Meanwhile the SMH had a great little piece about how politics is changing. Voters descriptions of themselves show the proportion on the right hasn't changed, while the proportion in the centre has contracted with a real growth in the left.

This, not Turnbull, is the existential threat the right needs to deal with. 

Thursday, January 04, 2018

Let's go down to the shore in boats

Twitter was ablaze with #yachtbanter today when for the second year in a row CEOs were stupid enough to (a) participate in KPMG's boat race and (b) to go on the record at said event about what troubles them in 2018.

To get us in the picture the AFR happily reported:

It was a postcard perfect day at the Sorrento Yacht Club for the 20th Annual Couta Boat Classic in Victoria. A morning shower briefly threatened festivities for Australia's captains of industry but swiftly disappeared like so many bottles of Bouchard Aine and Fils Rose at the race's conclusion.  

Not content with sharing with all of Australia this picture of largess hosted by one of the 'big four accounting firms' (yes one of those making all the money from the outsourcing of Government policy work) the CEO's titilated us with details of their concerns for 2018. The AFR told us:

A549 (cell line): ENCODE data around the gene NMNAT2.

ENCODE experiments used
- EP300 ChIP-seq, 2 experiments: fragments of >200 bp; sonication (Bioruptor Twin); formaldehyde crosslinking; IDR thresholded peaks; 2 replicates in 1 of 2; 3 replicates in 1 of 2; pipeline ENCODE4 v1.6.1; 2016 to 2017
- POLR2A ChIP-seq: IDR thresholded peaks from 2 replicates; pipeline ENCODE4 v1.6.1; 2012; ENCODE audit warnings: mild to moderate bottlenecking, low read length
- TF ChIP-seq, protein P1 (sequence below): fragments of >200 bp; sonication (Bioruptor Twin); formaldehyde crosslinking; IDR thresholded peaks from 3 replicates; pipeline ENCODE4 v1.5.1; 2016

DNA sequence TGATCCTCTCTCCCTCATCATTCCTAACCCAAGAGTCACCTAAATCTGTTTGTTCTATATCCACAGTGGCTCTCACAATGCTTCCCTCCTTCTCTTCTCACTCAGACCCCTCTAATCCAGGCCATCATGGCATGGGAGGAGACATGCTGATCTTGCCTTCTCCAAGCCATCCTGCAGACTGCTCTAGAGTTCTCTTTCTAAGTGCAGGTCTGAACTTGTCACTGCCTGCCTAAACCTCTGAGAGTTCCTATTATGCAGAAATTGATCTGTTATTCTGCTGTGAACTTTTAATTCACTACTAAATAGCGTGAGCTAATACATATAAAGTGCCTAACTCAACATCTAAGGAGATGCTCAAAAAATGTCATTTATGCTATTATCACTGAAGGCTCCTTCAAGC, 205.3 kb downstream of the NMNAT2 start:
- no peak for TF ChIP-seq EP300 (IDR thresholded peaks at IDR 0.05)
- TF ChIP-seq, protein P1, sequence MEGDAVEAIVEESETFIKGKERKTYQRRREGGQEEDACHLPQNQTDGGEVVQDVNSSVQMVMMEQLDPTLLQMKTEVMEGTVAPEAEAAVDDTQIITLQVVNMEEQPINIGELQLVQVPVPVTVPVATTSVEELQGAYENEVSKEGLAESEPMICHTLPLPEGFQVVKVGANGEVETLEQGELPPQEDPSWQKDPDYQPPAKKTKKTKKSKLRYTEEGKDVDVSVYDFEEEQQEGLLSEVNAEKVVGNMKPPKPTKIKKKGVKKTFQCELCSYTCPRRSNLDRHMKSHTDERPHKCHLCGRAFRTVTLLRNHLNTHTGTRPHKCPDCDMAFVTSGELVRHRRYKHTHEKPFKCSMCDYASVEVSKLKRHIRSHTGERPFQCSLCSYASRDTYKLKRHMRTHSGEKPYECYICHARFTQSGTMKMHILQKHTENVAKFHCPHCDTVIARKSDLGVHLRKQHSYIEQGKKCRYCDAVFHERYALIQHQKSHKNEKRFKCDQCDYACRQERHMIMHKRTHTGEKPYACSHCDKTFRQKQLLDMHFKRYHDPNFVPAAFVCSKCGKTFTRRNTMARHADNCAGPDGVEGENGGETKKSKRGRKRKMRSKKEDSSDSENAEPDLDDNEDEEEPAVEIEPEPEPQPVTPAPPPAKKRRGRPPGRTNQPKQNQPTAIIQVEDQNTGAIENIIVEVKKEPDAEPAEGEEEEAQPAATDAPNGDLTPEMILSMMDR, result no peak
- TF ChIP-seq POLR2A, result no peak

Australia's top business leaders have nominated the destructive impact of rising costs on stretched household budgets as one of their key concerns for this year. 

Chairmen and chief executives have singled out spiralling energy costs for consumers and business and the impact it threatens to create for the economy as a "must-watch" issue.

One captain of industry decided he should do some serious sucking up to the Prime Minister by blaming it all on State Governments (at least I assume that is the reason for his statement, because as the ACCC price inquiry has shown it has nothing to do with state policies).

Of course, concern for stretched households can only go so far. We were also told:

Rising costs in the form of looming wages growth and the numbers of full-time employees were also front of mind for the banking, hospitality and entertainment sectors.

And there you have it - the sheer idiocy of CEOs informed by a leading accounting firm who can't figure out that the households with 'stretched budgets' are the same things as the workers for whom there might at last be 'wages growth.'

Yes it has been fair enough to pizzle these execs for pontificating from their pontoons. But we miss the real detail - they are all fundamentally idiots who shouldn't be trusted with a couple of bucks to buy an ice cream let alone running major corporations.

Life is what happens while you are busy making other plans JWL